Though this song has the lyrics that mention and depict emotions on Vietnam, it was actually written towards the Iraq war. Ironic, right? Two wars that seemingly went nowhere for the United States and gained about the same amount of popular opinion. When asked if he recalls how he came about writing the song, original songwriter Bruce Robison responds, “A friend of mine that I was working with in a kitchen in Austin was getting called up in the reserves for the first Iraq War. And generally that was the situation that started me thinking about that. I set the song in Vietnam, but those were the things that I was thinking about. If you’ll recall, it took a long time for us to send all the people over, and there was months of amassing our forces over in Kuwait in the first Gulf War. Those were the thoughts going through my head” (MacIntosh). This song was made even more famous by the country group, the Dixie Chicks, especially in 2003.
On March 10th, 2003 the Dixie Chicks stood on a London stage, in the beginnings of the Iraq war, and stated proudly before their performance, “Just so you know, we’re on the good side with y’all. We do not want this war, this violence, and we’re ashamed that the president of the United States is from Texas” (Hiatt). Many people in the world believed the band should be tried for treason. But were they wrong? Did people really agree with Bush and his decision to go to war in Iraq?
Soon after this concert, country music radio stations refused to play any of the bands songs. People all over the world threw out their CDs (Pareles). During this time, the first amendment right was tested, do the people of the United States really have freedom of speech?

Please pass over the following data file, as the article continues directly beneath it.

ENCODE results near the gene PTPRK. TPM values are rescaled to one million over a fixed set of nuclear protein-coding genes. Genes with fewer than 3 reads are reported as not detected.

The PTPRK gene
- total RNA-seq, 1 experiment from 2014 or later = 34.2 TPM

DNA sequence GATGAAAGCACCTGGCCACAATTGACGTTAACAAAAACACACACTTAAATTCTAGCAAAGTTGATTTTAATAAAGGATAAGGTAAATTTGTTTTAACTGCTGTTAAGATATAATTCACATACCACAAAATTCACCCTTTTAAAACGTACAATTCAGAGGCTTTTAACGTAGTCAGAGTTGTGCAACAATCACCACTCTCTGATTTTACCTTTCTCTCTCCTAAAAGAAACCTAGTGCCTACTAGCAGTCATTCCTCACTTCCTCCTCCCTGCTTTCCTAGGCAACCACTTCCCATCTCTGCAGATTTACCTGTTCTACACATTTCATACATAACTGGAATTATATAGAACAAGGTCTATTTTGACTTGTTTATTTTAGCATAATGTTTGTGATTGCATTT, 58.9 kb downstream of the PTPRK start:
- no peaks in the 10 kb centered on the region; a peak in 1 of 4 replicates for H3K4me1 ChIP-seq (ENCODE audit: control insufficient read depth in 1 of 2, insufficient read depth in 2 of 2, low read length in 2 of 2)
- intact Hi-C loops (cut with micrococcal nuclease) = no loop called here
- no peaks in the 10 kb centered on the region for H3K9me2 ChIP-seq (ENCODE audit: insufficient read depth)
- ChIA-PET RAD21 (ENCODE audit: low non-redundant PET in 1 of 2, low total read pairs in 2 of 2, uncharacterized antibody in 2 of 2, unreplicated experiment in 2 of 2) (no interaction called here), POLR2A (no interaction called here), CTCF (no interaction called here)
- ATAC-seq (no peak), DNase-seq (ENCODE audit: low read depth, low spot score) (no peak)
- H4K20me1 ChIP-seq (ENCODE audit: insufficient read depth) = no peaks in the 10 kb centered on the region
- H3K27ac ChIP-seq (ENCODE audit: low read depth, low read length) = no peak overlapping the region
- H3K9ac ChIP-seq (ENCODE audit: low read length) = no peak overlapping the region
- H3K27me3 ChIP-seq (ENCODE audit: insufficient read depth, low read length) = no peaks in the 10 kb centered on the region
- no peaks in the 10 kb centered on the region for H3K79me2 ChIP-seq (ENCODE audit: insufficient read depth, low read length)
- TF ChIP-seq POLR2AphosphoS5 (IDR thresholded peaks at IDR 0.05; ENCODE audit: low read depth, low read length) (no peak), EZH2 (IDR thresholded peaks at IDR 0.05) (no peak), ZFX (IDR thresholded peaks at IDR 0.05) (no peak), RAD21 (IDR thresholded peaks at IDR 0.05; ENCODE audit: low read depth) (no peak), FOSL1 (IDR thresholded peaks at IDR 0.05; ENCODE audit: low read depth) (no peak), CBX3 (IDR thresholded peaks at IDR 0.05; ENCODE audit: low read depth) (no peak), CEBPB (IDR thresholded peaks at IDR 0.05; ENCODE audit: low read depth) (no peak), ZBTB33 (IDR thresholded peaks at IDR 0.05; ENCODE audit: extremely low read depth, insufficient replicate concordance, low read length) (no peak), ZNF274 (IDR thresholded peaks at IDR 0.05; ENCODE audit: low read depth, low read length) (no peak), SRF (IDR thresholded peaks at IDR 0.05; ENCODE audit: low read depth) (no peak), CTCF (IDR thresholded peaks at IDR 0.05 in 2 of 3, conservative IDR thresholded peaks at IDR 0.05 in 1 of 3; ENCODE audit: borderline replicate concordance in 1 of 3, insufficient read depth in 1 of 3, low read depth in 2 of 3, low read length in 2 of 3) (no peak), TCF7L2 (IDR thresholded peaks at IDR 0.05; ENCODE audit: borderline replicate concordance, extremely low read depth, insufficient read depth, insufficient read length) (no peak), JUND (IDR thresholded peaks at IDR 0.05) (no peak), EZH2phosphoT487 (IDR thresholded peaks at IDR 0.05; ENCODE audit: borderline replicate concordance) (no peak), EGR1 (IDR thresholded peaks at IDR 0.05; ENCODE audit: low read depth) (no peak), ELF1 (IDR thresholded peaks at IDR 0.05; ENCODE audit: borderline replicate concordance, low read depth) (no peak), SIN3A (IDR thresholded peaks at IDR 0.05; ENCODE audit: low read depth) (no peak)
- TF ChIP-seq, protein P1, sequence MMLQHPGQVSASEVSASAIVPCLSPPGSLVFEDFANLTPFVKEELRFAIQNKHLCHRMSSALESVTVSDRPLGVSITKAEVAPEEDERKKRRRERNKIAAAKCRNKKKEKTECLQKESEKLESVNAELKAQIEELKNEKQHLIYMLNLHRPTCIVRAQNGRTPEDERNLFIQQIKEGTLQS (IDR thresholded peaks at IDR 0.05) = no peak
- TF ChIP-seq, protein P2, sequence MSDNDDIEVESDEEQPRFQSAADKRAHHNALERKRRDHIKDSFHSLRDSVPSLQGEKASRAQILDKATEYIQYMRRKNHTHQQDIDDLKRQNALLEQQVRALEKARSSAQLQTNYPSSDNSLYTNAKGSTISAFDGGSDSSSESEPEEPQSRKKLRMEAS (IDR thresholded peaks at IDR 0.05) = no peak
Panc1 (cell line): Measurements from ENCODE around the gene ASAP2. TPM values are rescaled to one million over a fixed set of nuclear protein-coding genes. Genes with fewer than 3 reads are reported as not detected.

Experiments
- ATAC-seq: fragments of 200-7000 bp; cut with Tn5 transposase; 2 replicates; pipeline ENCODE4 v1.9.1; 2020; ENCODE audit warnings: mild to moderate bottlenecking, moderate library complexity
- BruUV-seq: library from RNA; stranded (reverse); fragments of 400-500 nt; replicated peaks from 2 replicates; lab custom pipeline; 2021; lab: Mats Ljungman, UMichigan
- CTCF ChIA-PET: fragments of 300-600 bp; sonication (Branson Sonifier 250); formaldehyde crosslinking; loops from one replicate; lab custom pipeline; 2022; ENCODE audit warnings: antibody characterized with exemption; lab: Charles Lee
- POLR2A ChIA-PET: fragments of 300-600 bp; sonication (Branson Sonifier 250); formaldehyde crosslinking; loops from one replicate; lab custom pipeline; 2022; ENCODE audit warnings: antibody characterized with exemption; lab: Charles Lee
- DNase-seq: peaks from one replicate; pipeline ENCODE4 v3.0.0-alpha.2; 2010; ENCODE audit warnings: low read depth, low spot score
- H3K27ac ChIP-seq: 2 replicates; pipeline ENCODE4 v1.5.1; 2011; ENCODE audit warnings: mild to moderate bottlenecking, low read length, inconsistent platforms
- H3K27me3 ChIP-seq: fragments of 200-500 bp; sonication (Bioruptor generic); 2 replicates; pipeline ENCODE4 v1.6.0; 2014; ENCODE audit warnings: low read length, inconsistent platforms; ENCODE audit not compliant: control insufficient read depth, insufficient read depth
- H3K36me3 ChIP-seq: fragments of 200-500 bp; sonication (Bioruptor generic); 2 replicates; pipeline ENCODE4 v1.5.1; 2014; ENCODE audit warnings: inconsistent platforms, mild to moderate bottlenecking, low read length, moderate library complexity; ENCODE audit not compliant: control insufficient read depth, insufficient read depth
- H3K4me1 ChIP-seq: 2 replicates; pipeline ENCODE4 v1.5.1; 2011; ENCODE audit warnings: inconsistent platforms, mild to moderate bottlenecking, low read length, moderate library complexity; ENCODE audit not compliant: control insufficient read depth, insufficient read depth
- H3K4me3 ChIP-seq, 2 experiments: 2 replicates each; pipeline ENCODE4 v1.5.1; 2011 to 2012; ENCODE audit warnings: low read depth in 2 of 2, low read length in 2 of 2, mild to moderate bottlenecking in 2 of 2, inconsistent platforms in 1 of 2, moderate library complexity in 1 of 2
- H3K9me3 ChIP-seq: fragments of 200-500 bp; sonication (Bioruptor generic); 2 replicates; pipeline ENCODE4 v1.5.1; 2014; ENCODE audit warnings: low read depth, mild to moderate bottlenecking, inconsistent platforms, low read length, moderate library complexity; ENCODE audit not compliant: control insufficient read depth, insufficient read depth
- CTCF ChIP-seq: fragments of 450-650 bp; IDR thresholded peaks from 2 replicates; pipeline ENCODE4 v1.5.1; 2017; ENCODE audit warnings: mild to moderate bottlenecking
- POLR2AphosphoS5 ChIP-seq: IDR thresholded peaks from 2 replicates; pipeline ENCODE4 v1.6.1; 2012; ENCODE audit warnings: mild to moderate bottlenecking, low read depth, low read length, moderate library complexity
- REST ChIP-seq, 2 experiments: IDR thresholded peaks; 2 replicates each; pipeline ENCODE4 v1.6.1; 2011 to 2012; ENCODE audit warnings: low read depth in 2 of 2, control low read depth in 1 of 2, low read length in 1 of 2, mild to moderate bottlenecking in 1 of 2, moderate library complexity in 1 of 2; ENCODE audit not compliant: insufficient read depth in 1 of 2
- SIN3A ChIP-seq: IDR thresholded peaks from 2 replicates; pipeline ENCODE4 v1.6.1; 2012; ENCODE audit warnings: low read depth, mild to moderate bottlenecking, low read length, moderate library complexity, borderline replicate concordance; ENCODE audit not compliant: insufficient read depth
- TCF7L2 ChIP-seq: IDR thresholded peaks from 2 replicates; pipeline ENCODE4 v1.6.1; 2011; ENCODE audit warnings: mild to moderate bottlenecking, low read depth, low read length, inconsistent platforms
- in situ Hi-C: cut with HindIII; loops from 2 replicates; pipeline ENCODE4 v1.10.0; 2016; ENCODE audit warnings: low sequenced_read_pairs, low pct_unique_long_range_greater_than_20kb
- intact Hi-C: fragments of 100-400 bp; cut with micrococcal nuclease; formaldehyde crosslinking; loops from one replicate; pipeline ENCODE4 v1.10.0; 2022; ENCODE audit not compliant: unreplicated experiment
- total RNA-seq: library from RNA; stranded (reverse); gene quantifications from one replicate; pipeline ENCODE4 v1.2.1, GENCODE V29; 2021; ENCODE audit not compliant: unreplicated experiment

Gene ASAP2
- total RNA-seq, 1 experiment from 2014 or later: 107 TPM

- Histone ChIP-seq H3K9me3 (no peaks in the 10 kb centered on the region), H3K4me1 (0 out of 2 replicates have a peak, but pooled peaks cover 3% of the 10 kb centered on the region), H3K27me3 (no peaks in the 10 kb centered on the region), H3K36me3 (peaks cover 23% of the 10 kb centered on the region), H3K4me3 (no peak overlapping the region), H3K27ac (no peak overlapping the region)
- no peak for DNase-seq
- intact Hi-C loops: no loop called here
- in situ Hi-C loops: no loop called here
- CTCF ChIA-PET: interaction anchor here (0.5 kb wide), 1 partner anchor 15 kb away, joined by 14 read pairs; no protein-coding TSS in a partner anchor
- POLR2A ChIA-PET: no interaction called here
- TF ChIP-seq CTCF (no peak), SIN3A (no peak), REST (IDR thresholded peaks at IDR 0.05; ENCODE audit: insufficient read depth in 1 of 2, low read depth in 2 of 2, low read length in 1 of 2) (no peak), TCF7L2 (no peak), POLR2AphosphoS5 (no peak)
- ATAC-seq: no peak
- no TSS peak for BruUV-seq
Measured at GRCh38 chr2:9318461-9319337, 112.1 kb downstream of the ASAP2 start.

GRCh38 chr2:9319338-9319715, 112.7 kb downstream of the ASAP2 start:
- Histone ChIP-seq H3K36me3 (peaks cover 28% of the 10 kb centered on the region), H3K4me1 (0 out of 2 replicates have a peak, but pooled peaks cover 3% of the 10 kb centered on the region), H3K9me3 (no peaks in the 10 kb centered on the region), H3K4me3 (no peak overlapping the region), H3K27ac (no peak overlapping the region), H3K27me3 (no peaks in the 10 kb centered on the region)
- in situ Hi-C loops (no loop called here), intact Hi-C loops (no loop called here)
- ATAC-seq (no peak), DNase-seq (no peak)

Despite the problems the band faces in the 2003 Grammys the band was nominated for four awards and came home with 3, such as “Best Country Album” (“List”).
This lead to many different songs throughout the years depicting the idea that the women were not ready to let go and forgive, such as one of their more popular songs of today, “Not Ready to Make Nice”.
Stay Tuned for the next post, where you’ll learn more about the DIxie Chicks and their Anti War reputation!
MacIntosh, Dan. “Bruce Robison : Songwriter Interviews.” Bruce Robison : Songwriter Interviews. May 20, 2013. Accessed September 11, 2014. http://www.songfacts.com/blog/interviews/bruce_robison/.
Hiatt, Brian. “Natalie Maines: A Dixie Chick Declares War on Nashville.” RollingStone. May 30, 2013. Accessed September 12, 2014. http://www.rollingstone.com/music/news/natalie-maines-a-dixie-chick-declares-war-on-nashville-20130530.
Pareles, Jon. “Down-Home and Defiant Again.” The New York Times. June 22, 2003. Accessed September 16, 2014. http://www.nytimes.com/2003/06/23/arts/pop-review-down-home-and-defiant-again.html.
“List of Awards and Nominations Received by the Dixie Chicks.” Wikipedia. February 2, 2011. Accessed September 16, 2014. http://en.wikipedia.org/wiki/List_of_awards_and_nominations_received_by_Dixie_Chicks#Grammy_Awards.
“Not Ready To Make Nice~Dixie Chicks (Lyrics).” YouTube. January 11, 2009. Accessed September 16, 2014. https://www.youtube.com/watch?v=M-ounk0FNdY.